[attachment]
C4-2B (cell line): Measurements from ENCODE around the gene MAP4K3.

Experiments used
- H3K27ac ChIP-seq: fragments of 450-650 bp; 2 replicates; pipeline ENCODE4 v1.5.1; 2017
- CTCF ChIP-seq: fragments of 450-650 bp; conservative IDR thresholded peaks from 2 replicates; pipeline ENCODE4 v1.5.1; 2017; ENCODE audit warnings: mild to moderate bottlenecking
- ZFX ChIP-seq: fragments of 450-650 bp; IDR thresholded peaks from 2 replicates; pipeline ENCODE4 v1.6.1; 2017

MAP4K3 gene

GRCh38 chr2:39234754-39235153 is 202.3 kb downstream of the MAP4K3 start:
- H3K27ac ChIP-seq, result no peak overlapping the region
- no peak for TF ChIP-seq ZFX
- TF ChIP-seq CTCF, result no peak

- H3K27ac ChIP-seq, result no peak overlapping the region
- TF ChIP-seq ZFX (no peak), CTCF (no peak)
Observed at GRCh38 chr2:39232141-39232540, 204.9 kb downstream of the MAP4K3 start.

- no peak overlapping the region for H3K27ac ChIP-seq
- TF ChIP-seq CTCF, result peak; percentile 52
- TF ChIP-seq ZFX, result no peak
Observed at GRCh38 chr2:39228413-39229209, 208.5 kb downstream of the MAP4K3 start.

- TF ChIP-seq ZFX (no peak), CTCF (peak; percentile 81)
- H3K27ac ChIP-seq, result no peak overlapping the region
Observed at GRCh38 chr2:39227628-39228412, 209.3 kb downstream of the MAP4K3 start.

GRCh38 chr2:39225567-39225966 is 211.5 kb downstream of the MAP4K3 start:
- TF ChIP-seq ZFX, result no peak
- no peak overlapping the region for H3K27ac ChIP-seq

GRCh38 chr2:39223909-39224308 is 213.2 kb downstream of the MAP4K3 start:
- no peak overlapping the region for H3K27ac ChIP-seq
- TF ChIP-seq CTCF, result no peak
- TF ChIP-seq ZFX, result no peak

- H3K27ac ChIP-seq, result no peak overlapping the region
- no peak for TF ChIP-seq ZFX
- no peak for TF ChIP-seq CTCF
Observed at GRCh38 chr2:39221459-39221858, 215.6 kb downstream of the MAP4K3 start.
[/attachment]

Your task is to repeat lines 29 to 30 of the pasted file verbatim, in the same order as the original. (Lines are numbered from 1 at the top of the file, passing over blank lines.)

- no peak for TF ChIP-seq ZFX
- no peak for TF ChIP-seq CTCF